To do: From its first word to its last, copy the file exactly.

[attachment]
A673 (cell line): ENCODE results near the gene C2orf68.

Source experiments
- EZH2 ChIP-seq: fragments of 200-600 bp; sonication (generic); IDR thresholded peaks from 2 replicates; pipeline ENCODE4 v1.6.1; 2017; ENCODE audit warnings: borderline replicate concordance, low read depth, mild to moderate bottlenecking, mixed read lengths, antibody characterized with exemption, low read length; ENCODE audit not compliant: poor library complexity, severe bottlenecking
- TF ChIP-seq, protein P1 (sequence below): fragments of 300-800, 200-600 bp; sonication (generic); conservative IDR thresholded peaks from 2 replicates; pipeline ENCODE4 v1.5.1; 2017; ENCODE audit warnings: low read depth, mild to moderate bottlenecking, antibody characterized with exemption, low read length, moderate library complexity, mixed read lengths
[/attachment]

A673 (cell line): ENCODE results near the gene C2orf68.

Source experiments
- EZH2 ChIP-seq: fragments of 200-600 bp; sonication (generic); IDR thresholded peaks from 2 replicates; pipeline ENCODE4 v1.6.1; 2017; ENCODE audit warnings: borderline replicate concordance, low read depth, mild to moderate bottlenecking, mixed read lengths, antibody characterized with exemption, low read length; ENCODE audit not compliant: poor library complexity, severe bottlenecking
- TF ChIP-seq, protein P1 (sequence below): fragments of 300-800, 200-600 bp; sonication (generic); conservative IDR thresholded peaks from 2 replicates; pipeline ENCODE4 v1.5.1; 2017; ENCODE audit warnings: low read depth, mild to moderate bottlenecking, antibody characterized with exemption, low read length, moderate library complexity, mixed read lengths